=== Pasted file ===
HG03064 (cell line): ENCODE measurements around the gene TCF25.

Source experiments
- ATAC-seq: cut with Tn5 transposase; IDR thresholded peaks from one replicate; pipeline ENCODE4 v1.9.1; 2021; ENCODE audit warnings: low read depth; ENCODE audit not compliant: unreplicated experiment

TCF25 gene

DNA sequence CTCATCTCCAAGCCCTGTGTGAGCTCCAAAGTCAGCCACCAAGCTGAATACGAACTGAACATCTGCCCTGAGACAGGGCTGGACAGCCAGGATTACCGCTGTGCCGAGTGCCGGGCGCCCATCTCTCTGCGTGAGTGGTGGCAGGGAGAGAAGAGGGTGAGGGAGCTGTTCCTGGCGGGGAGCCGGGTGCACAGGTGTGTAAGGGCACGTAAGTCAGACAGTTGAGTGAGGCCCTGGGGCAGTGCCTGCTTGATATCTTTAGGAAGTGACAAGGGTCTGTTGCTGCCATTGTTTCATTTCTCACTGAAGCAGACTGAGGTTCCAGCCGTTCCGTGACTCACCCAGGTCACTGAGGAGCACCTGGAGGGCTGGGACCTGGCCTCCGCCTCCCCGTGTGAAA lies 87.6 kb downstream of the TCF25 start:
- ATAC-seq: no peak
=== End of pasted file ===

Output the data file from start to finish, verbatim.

HG03064 (cell line): ENCODE measurements around the gene TCF25.

Source experiments
- ATAC-seq: cut with Tn5 transposase; IDR thresholded peaks from one replicate; pipeline ENCODE4 v1.9.1; 2021; ENCODE audit warnings: low read depth; ENCODE audit not compliant: unreplicated experiment

TCF25 gene

DNA sequence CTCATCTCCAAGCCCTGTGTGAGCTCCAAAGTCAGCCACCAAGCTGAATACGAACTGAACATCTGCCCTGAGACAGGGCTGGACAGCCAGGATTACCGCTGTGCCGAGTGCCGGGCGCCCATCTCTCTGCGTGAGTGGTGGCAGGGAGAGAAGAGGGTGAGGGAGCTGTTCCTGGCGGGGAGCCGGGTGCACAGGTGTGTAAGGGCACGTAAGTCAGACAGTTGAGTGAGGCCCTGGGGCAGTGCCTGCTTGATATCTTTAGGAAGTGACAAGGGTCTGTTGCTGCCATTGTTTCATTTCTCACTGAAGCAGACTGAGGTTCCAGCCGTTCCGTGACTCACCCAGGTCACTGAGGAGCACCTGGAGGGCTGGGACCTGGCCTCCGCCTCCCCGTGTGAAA lies 87.6 kb downstream of the TCF25 start:
- ATAC-seq: no peak